Published at Monday, May 28th 2018. by beky audrey in Cruise Ship Cabins.
There are some other figures that must be tabulated into the total cost of ownership. Acquisition cost is first and foremost. The next figure is the cost to put the ship in service. On an older ship this cost may be higher than the acquisition cost. On the other hand the cost to put a ship into service can be much lower if you were to get a good deal on a ship that already meets the international standards for ship safety especially SOLAS (Safety of Life at Sea). Maintaining compliance with Chapter II SOLAS 74 amendments is cost prohibitive for some older ships and they are typically scrapped instead of being refurbished at great expense. There is a very important SOLAS implementation date coming up on January 10 2010. On that date all commercial international ships will be required to be in compliance with the new fire safety codes. The most important new codes deal with the use of combustible materials in the ship. It will be expensive to replace all combustible materials in ships with non-combustible or flame resistant SOLAS compliant materials that meet the new safety standards. This will result in many ships being sold for scrap metal.
Many cruise ships today have standard cabins of similar size and accoutrements with the price differential being the location. The least expensive inside standard cabins on a mainstream cruise ship run from about 120 square feet to 180 square feet. Since most cruise ships are relatively new or have been refurbished the cabins usually are tastefully decorated with twin beds that can be pushed together to make a queen-sized bed for couples. The cruise staterooms have wall-to-wall carpeting individually controlled air conditioning/heating dresser or storage space closet telephone and satellite television. The television usually has news sports local on-ship channels for broadcasting information on shore excursions or from guest lecturers and movies.
At 153000 tons with a passenger capacity of 4100 (based on double occupancy) the Norwegian Epic is by far the largest ship in the NCL fleet. In fact with the exception of Royal Caribbean`s Oasis of the Seas (which was launched in December 2009) NCL`s Epic is among the largest cruise ships at sea. It is also one of the most uniquely designed cruise ships that I have ever been on (... and I`ve been on quite a few). In most cases that uniqueness is a very positive attribute which reflects the thoughtfulness and attention that the Epic`s designers must have paid to maximizing the use of space to achieve a much bigger wide-open feel to all of the ship`s public areas. And the way that one area just seemed to flow into the next (without the cookie-cutter rigidity sometimes found on cruise ships) was truly remarkable. But in a few areas I did not perceive the unique design of the ship to be an advantage. For instance the exterior shape of the ship seemed a bit odd to me. The bow is somewhat stubby-looking and the stern is squared-off so that the ship does not have a sleek appearance from the outside. Adding to the irregular look is a massive 3-deck appendage that was seemingly plopped on top of the front section as an afterthought (or more likely to further maximize the ship`s interior space). Obviously the ship`s designers had to make some trade-off`s to accomplish everything they did inside the ship and after all from a passenger`s perspective the interior design is far more important.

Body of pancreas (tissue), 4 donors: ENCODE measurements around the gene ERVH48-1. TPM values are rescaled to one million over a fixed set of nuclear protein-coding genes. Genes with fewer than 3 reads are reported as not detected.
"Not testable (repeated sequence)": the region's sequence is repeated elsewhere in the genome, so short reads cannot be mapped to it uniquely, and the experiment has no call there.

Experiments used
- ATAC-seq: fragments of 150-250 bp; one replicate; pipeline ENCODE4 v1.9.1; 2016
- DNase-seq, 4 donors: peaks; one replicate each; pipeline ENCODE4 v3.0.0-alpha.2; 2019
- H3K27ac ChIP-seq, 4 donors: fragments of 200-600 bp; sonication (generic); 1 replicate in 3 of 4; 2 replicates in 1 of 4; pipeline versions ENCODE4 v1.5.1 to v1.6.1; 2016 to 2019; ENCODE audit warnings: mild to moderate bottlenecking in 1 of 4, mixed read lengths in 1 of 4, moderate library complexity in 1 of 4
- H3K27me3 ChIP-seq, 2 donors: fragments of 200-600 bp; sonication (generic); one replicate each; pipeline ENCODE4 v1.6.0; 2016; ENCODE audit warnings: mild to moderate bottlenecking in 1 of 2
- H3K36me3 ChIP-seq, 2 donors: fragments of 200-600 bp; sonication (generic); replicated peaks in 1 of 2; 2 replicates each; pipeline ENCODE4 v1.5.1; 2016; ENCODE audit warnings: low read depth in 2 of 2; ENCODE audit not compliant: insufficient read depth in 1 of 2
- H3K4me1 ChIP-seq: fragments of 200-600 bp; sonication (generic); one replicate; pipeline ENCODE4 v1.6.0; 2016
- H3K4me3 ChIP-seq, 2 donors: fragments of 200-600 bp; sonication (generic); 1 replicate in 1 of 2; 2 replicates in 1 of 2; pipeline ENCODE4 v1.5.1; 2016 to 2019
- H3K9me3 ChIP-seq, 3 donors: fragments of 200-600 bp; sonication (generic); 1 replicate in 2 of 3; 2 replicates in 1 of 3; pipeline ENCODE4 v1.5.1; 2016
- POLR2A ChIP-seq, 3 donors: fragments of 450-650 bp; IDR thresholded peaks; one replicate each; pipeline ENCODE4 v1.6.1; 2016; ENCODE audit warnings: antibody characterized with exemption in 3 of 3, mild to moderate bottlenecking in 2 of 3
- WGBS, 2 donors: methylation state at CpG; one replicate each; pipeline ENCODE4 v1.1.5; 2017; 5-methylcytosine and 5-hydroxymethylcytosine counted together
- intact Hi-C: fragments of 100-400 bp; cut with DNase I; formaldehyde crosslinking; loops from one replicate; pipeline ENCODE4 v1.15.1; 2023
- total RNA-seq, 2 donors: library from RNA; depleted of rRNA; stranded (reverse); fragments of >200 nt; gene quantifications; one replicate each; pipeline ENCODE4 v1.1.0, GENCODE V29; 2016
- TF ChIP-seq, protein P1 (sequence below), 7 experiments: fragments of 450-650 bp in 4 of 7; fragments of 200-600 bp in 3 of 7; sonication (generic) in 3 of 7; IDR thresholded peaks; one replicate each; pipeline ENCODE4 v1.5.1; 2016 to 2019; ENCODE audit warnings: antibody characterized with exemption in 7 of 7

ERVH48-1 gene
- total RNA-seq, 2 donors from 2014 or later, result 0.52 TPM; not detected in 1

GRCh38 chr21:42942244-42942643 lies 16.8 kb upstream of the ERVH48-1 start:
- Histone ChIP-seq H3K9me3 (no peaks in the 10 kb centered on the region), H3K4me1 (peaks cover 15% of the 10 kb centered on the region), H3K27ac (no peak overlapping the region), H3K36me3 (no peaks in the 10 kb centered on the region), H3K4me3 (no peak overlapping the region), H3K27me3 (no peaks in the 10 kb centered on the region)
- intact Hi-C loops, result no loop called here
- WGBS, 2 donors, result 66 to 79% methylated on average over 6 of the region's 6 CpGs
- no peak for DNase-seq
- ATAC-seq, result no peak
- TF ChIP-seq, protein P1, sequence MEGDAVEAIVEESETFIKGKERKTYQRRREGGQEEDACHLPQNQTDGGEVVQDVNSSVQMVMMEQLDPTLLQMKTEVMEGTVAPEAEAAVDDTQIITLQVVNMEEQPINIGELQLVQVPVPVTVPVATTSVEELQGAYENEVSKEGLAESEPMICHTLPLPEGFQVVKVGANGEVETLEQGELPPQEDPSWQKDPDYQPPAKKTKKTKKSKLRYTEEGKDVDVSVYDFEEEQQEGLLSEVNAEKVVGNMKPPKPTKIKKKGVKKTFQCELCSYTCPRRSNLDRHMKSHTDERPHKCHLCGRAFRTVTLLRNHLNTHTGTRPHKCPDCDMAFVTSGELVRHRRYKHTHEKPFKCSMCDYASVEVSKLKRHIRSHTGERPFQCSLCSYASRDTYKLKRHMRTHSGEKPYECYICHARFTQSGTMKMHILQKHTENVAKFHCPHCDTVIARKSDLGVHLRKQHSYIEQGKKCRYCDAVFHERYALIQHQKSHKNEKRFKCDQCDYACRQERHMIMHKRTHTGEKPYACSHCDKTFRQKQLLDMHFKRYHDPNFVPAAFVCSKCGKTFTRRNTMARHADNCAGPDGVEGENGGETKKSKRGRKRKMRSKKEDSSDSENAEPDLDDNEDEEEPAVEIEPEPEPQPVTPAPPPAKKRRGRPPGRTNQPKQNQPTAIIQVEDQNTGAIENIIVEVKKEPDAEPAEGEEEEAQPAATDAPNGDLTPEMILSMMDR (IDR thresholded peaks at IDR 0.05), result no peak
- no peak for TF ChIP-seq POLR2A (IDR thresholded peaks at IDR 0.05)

Operating a cruise ship is expensive. The expenses include the cost of fuel labor maintenance repairs spares food port charges insurance technical management shore management registration and the other costs of operating the ship. At first glance these costs may seem expensive but in reality the cost of living at sea is actually a bargain considering what you get based upon what you pay. The best value does not always translate to the cheapest price. If the ship is well managed the management will seek the highest quality goods services and labor at the very best global value. If the owners are dissatisfied with either technical or shore management they replace them.
Let`s look at the numbers on this ship. 100% of the acquisition cost would have been $500000. 1% thus = $5000. One hundred buyers could own one percent each. There are 120 cabins so each co-owner could have a private cabin with 20 cabins left over. However these cabins are a bit on the small side. Every cabin does have a bath and shower but the size is just too small to be comfortable for most people especially if the owners intend to live onboard full time. On a ship this size I would recommend that there be no more than 60 joint owners so each can have two cabins and will have the option of converting those two cabins into a two room suite. To keep the numbers simple lets say that this ship has 50 buyers who each buy 2% of the ship. Buy in cost per owner would then be $10000. If there were only ten buyers then the acquisition cost per buyer would be $50000. $50000 will not buy much of a house on land but on this ship it would buy 10% of a ship like the Vergina Sky and twelve cabins that could be converted into a fairly large home.
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